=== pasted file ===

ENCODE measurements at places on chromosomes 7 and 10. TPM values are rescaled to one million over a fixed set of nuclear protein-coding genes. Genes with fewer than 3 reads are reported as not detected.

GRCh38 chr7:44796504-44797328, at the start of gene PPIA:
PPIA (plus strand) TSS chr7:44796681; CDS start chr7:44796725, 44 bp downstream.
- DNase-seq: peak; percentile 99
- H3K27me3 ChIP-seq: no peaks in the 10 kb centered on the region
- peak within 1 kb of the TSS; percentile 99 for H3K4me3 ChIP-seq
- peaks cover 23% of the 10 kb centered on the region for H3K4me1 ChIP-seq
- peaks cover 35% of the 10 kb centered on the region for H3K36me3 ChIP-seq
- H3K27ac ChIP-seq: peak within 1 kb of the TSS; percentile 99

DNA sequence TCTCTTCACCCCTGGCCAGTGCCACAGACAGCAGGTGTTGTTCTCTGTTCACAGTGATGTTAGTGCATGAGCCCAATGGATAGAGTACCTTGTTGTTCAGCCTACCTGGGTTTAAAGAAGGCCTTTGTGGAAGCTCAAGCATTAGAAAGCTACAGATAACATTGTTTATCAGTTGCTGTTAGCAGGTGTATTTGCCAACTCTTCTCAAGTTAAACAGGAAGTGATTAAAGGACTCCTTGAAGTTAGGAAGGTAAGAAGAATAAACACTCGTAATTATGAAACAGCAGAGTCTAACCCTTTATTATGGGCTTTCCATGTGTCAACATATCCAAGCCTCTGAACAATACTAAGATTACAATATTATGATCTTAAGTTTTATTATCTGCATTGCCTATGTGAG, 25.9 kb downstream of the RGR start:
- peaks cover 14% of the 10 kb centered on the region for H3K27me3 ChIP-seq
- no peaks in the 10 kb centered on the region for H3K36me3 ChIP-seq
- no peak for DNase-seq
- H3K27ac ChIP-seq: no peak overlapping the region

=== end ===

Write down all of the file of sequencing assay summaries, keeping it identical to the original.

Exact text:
ENCODE measurements at places on chromosomes 7 and 10. TPM values are rescaled to one million over a fixed set of nuclear protein-coding genes. Genes with fewer than 3 reads are reported as not detected.

GRCh38 chr7:44796504-44797328, at the start of gene PPIA:
PPIA (plus strand) TSS chr7:44796681; CDS start chr7:44796725, 44 bp downstream.
- DNase-seq: peak; percentile 99
- H3K27me3 ChIP-seq: no peaks in the 10 kb centered on the region
- peak within 1 kb of the TSS; percentile 99 for H3K4me3 ChIP-seq
- peaks cover 23% of the 10 kb centered on the region for H3K4me1 ChIP-seq
- peaks cover 35% of the 10 kb centered on the region for H3K36me3 ChIP-seq
- H3K27ac ChIP-seq: peak within 1 kb of the TSS; percentile 99

DNA sequence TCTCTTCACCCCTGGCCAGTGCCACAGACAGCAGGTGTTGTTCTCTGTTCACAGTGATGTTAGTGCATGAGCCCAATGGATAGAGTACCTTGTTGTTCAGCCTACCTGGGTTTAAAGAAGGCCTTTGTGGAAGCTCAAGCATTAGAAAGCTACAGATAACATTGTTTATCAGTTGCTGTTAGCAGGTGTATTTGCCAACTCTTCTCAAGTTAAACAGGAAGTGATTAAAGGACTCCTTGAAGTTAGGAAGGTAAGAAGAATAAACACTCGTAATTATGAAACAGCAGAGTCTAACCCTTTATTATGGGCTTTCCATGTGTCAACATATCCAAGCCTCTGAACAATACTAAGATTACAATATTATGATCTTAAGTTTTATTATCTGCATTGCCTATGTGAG, 25.9 kb downstream of the RGR start:
- peaks cover 14% of the 10 kb centered on the region for H3K27me3 ChIP-seq
- no peaks in the 10 kb centered on the region for H3K36me3 ChIP-seq
- no peak for DNase-seq
- H3K27ac ChIP-seq: no peak overlapping the region